Americans are not hopeful about peace on Earth. A recent Quinnipiac University poll found that 73 percent of American voters think the world will be less peaceful in 2018.
Racial, economic and religious tensions cause social unrest at home. Armed conflicts rage abroad – in Yemen, Ukraine and elsewhere. The threat of nuclear war with North Korea remains unresolved.
Add to this volatile mix the recently unveiled National Security Strategy of the United States. The White House policy states that the U.S. “faces an extraordinarily dangerous world.” It outlines an aggressive policy for advancing American interests and “preserving our way of life” by increasing military budgets and “defending American sovereignty without apology.”
The priority of this “America First” policy is “to protect the homeland, the American people, and the American way of life.” The goal is to exert American influence in order to promote American prosperity. This will be achieved by a doctrine of “peace through strength” that is grounded in what the White House calls “principled realism.” The policy aims to “leave our children and grandchildren with a Nation that is stronger, better, freer, prouder, and greater than ever before.”
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Jerusalem, the city of peace, has long been a site of contention.
Muscular and unapologetic American foreign policy has already ruffled feathers. Consider the American decision to move the U.S. embassy to Jerusalem. Global condemnation of that plan boiled over last week. The U.S. vetoed a United Nations Security Council resolution condemning the plan. The U.N. General Assembly condemned it. The U.S. pledged to “take names” and retaliate for disrespect at the U.N.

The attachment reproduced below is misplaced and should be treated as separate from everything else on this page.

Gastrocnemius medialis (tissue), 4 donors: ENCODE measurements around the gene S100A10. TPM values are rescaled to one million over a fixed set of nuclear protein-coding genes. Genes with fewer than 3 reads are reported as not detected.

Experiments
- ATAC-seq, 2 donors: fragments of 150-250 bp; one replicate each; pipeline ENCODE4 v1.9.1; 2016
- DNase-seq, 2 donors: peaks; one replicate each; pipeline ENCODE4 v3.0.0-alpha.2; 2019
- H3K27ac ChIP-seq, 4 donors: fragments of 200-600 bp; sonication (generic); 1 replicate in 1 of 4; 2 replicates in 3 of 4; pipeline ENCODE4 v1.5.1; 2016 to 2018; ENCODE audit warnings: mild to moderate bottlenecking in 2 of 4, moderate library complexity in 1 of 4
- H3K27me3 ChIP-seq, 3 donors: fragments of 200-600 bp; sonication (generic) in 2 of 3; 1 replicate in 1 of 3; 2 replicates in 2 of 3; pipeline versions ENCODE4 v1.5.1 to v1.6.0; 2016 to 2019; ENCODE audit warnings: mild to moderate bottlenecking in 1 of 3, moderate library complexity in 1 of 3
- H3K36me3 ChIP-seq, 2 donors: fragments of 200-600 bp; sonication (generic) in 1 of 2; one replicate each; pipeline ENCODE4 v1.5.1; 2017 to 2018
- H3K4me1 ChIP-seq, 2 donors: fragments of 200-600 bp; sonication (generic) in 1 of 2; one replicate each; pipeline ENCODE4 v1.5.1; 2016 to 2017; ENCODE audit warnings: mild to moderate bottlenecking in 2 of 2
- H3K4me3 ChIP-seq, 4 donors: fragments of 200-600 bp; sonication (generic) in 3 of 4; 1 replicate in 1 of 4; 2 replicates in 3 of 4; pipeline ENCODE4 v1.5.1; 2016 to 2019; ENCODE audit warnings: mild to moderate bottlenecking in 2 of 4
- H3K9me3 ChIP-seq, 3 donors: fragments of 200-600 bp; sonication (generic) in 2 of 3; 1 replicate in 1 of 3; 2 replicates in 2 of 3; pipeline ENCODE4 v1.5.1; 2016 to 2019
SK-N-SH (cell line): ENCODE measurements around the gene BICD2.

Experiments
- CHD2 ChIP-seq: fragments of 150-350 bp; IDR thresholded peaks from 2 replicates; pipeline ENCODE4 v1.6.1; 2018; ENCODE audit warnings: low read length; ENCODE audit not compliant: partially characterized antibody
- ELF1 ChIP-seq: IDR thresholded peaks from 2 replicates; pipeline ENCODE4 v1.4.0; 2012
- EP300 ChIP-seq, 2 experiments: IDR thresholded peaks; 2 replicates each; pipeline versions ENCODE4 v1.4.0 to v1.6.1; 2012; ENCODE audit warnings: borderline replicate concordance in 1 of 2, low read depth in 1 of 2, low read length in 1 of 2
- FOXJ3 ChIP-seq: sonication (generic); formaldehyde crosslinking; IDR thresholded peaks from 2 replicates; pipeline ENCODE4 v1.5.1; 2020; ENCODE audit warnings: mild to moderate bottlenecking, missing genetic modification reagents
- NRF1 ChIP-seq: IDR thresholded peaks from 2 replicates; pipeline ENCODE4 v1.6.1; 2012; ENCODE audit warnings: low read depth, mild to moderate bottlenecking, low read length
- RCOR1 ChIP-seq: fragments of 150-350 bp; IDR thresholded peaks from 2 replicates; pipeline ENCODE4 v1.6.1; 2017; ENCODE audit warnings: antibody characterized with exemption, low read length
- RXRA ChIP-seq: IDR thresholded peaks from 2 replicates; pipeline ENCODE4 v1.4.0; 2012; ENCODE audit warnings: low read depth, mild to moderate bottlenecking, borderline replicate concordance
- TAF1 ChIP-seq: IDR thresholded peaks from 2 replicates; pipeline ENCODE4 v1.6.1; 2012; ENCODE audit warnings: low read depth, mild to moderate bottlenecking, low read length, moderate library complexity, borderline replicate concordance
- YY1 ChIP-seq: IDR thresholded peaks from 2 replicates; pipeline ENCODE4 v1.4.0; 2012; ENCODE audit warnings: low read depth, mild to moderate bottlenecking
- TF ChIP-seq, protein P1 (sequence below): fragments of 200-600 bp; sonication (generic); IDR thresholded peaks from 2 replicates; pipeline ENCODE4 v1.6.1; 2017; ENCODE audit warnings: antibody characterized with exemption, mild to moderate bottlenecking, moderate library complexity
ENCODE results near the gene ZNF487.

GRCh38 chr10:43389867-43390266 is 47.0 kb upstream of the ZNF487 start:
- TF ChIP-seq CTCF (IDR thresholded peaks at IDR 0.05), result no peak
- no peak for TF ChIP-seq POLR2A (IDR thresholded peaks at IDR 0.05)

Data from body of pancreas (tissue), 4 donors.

The symbolism of all this at Christmas is remarkable. The very name of Jerusalem, according to one common interpretation, contains the word for peace: shalom. But the city of peace has long been a site of contention.
And so it has been since Jesus was born down the road from Jerusalem. The angels near Bethlehem sang of peace on earth, goodwill to men. But even that hymn has been subject to rival interpretations. The passage in Luke might be read as a promise of peace for all human beings. Or it might promise salvation for an elect few whom God favors.
And so it goes. Should we put our nation first, or is peace and goodwill supposed to be universally applied? That question exposes the distinction between realism and internationalism, between a strategy of national self-interest and a more universal and pacifist point of view.
This fundamental disagreement runs deep. We disagree about the best means to foster peace. We even disagree about what counts as peace.
The dispute about peace is an old story. Jesus was born into the Pax Romana – the Roman peace. The Romans celebrated the Emperor Augustus as a king of peace, an imperial god who pacified the empire. Jesus’ people experienced this as an oppressive occupation. They had a radically different idea of the peaceable kingdom and the identity of the prince of peace.
Each generation takes a turn at arguing about the dream of peace on Earth.
This difference of world views has been reiterated in various ways throughout history. Dominant powers celebrate victory as peace, while the vanquished view pacification as persecution. Realists and pacifists view life in radically divergent ways. The realist seeks to end conflict by way of conquest, conversion and control. The pacifist seeks peace in humility, mercy and love.
The Pax Romana was successful. The Roman employed a policy of “peace through strength.” Romans pacification worked well for the ruling Romans and those who collaborated with them. The rumbling of discontent was easy to ignore for an imperial power that crucified dissenters.
But in Bethlehem a different idea was born. This ideal was grounded in justice and love. Jesus and his followers seemed to suggest that love should extend beyond tribe and nation—even including the puzzling command to love your enemies.
That idea is a radical one, at odds with the wisdom of the realists who are ready to fight the enemies who range across a dangerous world. Realists believe that peace requires preparation for war and increased strength. Pacifists dream of an alternative in which the meek inherit the earth and peacemakers are called children of God.
And so it goes along the winding path that links Jerusalem to Rome and to Bethlehem. Each generation takes a turn at arguing about the dream of peace on Earth.
Andrew Fiala is a professor of philosophy and director of The Ethics Center at Fresno State: @PhilosophyFiala